For years, practitioners in just about every field took research conducted primarily with male subjects and applied the findings to women. Recently, however, researchers have begun to question the applicability of those findings to women-and the answer has been mixed.
One area in which the applicability of gender-neutral data has come under scrutiny is corrections. A recent report of the National Institute of Corrections states that, at the same time that the number of female inmates has been increasing significantly, the criminal justice system has too often—and with difficulty—tried to implement with women inmates “policies and procedures that…[were] designed for male offenders.” This practice may be ineffective because studies show that female inmates must overcome unique social, emotional, and physical challenges that impede their ability to integrate smoothly back into society following a period of incarceration.
Change is now well under way. Inmate rehabilitation programs are being developed specifically for female inmates. Older programs originally designed for male inmates are being evaluated to see how appropriate they are for incarcerated women.
NIJ studies looked at drug addiction treatment and other rehabilitation programs for female inmates in various jurisdictions. These studies point out the distinct treatment needs of female inmates and examine ways that programs addressing these unique requirements can help women successfully reenter society after incarceration.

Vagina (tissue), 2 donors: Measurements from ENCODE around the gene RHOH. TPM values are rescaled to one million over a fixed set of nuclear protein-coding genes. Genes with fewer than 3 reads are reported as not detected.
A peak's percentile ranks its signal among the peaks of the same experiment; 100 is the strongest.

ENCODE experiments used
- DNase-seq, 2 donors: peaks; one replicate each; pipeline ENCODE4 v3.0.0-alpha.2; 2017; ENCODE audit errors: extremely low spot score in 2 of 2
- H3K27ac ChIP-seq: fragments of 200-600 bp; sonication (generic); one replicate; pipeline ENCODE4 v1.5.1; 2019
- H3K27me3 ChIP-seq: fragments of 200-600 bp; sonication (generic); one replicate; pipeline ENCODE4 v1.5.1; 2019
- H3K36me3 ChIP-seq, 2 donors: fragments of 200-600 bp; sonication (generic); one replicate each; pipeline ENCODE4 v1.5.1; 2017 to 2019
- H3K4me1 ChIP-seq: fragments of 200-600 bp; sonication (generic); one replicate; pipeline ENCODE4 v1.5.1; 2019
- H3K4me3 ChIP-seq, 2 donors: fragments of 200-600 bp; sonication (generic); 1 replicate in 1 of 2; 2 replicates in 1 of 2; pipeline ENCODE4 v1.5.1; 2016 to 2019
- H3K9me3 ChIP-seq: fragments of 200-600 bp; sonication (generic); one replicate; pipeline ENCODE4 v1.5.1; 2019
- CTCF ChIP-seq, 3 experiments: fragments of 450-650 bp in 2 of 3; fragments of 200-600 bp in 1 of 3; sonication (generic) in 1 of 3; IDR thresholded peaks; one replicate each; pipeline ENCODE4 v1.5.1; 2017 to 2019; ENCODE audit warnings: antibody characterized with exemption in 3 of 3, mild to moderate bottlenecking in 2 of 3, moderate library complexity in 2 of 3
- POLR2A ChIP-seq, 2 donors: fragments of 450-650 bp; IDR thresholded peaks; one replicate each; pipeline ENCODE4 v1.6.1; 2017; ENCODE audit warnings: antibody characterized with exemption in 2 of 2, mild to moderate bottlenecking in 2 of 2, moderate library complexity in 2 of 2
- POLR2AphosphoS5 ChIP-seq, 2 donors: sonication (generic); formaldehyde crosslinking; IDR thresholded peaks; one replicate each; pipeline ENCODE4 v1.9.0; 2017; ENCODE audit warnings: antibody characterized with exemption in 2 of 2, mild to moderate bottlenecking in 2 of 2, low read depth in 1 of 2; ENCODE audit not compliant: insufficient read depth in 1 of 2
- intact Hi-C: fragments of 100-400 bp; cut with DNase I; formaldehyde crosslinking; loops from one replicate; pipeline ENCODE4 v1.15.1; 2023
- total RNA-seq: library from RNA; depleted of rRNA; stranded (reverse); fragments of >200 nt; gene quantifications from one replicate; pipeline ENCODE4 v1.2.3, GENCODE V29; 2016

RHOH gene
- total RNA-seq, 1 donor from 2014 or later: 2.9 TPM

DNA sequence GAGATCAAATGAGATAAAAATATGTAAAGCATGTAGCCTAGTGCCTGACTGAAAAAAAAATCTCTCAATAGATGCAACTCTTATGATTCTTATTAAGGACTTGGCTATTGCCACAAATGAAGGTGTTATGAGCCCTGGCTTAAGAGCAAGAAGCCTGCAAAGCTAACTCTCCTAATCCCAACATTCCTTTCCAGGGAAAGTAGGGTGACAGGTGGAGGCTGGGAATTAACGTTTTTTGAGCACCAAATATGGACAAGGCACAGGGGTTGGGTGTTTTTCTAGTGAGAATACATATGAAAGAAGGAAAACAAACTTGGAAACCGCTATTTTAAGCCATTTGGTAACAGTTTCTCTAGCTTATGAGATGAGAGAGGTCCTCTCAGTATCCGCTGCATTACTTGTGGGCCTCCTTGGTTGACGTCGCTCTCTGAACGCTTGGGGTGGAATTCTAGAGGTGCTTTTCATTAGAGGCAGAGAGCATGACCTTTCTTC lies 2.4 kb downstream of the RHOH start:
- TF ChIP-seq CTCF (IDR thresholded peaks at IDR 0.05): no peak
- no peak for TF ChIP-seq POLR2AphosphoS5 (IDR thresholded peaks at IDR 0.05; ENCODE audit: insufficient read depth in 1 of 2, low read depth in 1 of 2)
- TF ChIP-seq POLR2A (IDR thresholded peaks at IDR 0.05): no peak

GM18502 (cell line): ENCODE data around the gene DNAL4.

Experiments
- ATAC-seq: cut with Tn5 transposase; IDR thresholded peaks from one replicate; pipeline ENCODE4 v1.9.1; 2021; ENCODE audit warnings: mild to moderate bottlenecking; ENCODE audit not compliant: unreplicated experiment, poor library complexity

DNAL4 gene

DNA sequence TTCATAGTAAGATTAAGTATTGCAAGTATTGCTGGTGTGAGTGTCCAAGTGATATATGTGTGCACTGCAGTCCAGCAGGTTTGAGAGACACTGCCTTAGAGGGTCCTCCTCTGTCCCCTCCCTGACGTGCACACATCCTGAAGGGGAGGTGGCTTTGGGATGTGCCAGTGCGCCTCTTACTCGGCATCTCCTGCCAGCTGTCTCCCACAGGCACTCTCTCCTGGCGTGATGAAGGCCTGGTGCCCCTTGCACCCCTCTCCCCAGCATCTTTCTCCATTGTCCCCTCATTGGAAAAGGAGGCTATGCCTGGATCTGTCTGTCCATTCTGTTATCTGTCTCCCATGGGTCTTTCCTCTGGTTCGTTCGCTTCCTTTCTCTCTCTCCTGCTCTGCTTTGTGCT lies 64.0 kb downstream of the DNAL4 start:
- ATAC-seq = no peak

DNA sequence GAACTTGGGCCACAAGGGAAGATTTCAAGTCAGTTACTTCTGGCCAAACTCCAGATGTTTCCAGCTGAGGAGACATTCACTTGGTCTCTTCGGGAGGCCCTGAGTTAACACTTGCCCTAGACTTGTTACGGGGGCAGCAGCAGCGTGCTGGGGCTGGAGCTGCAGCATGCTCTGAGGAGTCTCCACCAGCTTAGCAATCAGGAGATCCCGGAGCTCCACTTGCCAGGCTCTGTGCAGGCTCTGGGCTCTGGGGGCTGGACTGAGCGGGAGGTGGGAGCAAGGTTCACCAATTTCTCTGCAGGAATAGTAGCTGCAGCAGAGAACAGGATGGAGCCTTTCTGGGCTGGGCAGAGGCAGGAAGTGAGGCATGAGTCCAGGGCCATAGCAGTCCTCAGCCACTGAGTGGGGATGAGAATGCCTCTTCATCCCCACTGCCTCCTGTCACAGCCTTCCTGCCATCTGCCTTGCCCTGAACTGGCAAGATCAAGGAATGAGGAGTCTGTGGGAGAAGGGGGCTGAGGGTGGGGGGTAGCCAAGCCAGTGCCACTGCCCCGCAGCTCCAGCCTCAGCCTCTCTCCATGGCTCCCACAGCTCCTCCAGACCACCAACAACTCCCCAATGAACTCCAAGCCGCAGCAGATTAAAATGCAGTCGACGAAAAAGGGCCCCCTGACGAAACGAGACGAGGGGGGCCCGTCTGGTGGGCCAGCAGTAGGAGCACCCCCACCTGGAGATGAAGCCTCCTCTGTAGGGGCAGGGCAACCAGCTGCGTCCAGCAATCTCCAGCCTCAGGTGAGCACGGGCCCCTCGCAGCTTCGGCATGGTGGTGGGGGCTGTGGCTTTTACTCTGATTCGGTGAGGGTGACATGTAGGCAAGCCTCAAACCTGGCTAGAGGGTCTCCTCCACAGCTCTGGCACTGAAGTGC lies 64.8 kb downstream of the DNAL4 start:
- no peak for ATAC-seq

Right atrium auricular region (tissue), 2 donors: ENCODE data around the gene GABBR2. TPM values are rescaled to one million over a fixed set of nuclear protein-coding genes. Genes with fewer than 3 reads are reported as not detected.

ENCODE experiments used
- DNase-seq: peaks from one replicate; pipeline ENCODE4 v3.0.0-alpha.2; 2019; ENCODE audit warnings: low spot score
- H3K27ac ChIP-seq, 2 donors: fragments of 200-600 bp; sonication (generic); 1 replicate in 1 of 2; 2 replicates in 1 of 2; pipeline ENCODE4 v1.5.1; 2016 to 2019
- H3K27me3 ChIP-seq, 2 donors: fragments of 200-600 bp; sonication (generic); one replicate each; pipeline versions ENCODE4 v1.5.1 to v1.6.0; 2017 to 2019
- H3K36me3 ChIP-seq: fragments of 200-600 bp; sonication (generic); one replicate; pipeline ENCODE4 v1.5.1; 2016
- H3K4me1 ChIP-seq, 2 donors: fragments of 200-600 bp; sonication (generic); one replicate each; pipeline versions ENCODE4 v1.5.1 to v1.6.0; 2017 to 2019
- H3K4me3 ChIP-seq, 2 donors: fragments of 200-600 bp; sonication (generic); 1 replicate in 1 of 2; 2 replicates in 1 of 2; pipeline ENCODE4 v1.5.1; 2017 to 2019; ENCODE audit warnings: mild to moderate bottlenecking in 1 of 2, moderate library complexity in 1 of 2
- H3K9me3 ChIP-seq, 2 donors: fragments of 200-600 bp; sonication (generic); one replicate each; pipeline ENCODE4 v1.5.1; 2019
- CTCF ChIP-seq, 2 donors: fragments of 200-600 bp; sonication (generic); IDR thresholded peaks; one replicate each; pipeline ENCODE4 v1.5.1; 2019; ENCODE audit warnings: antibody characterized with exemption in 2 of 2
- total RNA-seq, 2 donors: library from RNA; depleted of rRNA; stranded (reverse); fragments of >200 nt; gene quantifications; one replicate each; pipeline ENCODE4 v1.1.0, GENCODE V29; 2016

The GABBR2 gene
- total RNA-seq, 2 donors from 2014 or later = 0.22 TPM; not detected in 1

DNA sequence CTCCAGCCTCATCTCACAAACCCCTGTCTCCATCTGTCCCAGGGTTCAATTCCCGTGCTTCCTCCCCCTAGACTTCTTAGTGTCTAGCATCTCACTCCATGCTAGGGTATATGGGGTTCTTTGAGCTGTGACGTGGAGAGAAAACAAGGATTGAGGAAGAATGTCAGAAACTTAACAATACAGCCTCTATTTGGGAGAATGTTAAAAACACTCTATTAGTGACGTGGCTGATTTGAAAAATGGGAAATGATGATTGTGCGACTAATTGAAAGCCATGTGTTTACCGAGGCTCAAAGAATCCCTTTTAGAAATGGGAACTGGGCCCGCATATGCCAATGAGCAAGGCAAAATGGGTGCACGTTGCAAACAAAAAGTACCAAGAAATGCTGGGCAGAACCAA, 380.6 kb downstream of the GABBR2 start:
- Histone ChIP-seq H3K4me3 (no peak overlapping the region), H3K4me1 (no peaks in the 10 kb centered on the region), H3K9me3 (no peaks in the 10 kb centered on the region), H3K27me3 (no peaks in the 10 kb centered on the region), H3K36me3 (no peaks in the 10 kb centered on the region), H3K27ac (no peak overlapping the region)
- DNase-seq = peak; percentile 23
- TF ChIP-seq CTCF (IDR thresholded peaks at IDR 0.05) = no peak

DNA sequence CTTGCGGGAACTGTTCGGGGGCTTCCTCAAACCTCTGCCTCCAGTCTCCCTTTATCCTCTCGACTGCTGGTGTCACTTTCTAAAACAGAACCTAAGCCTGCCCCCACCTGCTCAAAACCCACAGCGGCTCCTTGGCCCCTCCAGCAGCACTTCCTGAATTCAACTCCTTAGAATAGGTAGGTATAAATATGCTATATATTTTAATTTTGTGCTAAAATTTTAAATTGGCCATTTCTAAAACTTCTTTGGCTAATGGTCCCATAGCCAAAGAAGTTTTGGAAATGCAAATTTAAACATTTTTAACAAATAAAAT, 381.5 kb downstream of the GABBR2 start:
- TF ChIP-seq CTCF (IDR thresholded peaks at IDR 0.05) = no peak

The KEY/CREST Programs
The Delaware Criminal Justice Council received a grant from NIJ to evaluate the gender appropriateness of two therapeutic community drug rehabilitation programs: (1) The KEY program at Baylor Women's Correctional Institute and (2) CREST, a work release program at Sussex Correctional Institute.
Therapeutic Communities for Women
Prior research has shown that the therapeutic community model, originally designed for men, can be successful for women if modified. For example, the success of women in therapeutic community programs is increased when the atmosphere is less confrontational and when female counselors are present. Additionally, women bring with them a host of personal issues-such as a history of sexual abuse and problems in maintaining relationships with their children-that must be addressed. These problems are distinct from those usually faced by male drug addicts.
During implementation of the KEY program, researchers observed the need for aftercare to maintain the positive changes in KEY graduates. To meet this need, Delaware obtained funding in 1990 from the National Institute on Drug Abuse to establish the first work-release program (CREST) based on the therapeutic community model. Research since the implementation of KEY and CREST has found that addicts who attend both KEY and CREST have lower recidivism rates than those without KEY or CREST program experience.